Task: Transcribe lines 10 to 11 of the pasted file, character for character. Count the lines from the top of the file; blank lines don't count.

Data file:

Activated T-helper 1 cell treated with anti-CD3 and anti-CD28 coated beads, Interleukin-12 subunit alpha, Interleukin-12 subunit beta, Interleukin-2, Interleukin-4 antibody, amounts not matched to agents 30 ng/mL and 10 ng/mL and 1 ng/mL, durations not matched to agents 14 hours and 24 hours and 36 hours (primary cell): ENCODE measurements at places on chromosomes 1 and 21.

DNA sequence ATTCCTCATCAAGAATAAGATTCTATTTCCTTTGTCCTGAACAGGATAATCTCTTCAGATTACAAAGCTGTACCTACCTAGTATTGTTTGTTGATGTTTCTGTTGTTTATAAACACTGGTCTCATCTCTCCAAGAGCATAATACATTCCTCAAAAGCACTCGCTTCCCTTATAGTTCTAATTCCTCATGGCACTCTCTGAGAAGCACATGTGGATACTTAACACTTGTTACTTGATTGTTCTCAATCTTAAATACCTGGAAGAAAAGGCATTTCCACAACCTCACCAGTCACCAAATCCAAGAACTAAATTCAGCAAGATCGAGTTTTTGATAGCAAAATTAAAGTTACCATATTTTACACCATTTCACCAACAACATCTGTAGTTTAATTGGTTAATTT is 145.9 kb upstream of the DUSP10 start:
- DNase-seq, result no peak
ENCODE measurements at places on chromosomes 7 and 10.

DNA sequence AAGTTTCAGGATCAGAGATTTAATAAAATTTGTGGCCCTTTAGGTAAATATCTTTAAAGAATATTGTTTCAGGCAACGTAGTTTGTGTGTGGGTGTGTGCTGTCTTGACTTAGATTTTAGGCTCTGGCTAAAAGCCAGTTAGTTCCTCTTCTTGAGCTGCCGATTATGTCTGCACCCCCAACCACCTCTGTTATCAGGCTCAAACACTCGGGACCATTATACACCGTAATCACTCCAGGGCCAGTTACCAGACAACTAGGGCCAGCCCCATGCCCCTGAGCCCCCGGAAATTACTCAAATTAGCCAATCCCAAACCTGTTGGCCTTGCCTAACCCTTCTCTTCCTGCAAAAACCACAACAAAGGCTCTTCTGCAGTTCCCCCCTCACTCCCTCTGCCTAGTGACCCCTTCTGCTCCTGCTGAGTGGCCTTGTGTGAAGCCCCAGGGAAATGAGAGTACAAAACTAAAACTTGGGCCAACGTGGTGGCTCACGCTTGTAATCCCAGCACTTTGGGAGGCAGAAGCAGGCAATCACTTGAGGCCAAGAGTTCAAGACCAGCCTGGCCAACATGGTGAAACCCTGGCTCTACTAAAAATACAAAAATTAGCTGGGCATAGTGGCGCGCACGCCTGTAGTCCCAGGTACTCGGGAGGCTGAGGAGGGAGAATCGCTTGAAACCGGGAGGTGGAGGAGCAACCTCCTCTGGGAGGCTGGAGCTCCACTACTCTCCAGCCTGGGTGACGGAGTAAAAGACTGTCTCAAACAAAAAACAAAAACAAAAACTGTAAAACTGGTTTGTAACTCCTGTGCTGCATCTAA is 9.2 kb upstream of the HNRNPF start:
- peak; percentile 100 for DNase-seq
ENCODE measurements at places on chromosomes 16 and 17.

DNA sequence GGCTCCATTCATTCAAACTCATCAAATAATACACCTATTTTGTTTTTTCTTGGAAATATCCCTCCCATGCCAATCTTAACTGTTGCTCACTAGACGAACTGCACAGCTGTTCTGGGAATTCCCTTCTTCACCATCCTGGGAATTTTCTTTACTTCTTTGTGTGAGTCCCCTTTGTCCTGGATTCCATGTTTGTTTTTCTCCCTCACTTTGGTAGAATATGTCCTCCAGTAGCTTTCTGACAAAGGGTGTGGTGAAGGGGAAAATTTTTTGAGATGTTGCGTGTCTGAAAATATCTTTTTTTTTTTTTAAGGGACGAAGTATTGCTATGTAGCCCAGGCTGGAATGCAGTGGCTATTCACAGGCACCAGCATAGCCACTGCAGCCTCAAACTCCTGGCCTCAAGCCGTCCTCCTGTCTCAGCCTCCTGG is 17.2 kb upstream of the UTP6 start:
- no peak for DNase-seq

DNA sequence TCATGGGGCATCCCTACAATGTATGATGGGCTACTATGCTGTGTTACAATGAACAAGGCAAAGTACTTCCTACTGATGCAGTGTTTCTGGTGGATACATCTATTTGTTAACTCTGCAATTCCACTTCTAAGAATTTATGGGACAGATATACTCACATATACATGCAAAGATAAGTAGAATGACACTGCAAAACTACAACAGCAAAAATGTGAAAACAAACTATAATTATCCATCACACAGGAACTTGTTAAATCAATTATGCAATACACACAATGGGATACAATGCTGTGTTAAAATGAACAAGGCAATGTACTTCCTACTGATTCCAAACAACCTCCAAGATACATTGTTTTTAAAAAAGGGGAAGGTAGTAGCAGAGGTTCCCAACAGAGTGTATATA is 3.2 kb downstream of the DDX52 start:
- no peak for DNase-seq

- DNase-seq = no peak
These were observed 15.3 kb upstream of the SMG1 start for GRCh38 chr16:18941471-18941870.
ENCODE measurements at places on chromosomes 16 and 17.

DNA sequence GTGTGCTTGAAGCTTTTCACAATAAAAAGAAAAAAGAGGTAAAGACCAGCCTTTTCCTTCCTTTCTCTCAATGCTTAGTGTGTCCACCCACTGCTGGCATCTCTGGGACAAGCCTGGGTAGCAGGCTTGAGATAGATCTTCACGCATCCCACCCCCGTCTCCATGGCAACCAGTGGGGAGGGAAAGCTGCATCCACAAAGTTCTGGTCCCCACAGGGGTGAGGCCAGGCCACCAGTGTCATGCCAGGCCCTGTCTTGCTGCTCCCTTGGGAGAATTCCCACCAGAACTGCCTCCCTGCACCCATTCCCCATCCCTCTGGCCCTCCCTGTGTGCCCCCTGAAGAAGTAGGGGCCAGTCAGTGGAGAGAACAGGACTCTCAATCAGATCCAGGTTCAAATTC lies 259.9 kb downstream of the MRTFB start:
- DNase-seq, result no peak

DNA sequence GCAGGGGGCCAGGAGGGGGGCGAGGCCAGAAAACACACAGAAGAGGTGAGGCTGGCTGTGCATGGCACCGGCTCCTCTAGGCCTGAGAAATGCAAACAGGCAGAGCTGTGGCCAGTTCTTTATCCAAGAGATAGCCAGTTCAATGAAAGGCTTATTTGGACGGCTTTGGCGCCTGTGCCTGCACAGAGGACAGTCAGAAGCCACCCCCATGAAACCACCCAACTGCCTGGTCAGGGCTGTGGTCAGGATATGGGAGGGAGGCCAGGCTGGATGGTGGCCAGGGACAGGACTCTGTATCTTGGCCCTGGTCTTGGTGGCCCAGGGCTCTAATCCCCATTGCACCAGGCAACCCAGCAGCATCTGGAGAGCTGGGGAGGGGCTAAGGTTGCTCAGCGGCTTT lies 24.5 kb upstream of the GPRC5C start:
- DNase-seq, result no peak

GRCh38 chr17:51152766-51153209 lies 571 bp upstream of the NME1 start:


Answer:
DNA sequence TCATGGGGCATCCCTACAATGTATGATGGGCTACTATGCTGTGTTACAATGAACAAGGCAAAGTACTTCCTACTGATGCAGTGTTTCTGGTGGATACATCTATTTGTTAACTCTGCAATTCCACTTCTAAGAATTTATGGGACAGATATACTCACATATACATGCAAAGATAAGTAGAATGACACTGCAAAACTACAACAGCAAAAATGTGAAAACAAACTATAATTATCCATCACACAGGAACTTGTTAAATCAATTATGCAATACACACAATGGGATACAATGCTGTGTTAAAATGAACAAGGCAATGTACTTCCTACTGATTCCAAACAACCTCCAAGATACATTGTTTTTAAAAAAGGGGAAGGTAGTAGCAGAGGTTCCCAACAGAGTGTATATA is 3.2 kb downstream of the DDX52 start:
- no peak for DNase-seq